Today we continue the conversation about migration dependencies with a hierarchical taxonomy terms example. Along the way, we will present the process and syntax for migrating into multivalue fields. The example consists of two separate migrations. One to import taxonomy terms accounting for term hierarchy. And another to import into a multivalue taxonomy term field. Following this approach, any node and taxonomy term created by the migration process will be removed from the system upon rollback.
Getting the code
You can get the full code example at https://github.com/dinarcon/ud_migrations The module to enable is
UD multivalue taxonomy terms whose machine name is
ud_migrations_multivalue_terms. The two migrations to execute are
udm_dependencies_multivalue_node. Notice that both migrations belong to the same module. Refer to this article to learn where the module should be placed.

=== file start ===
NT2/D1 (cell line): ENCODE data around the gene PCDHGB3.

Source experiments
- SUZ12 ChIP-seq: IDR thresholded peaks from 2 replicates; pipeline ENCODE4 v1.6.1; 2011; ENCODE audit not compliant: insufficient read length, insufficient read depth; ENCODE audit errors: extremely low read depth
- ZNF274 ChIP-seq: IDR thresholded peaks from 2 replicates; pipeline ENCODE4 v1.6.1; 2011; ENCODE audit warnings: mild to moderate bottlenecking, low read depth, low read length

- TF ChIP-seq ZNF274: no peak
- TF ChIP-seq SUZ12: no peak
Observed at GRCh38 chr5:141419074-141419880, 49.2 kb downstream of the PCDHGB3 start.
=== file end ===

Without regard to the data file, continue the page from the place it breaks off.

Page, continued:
The example assumes Drupal was installed using the
standard installation profile. Particularly, a Tags (
tags) taxonomy vocabulary, an Article (
article) content type, and a Tags (
field_tags) field that accepts multiple values. The words in parenthesis represent the machine name of each element.
Migrating taxonomy terms and their hierarchy
The example data for the taxonomy terms migration is fruits and fruit varieties. Each row will contain the name and description of the fruit. Additionally, it is possible to define a parent term to establish hierarchy. For example, “Red grape” is a child of “Grape”. Note that no numerical identifier is provided. Instead, the value of the
name is used as a
string identifier for the migration. If term names could change over time, it is recommended to have another column that did not change (e.g., an autoincrementing number). The following snippet shows how the source section is configured: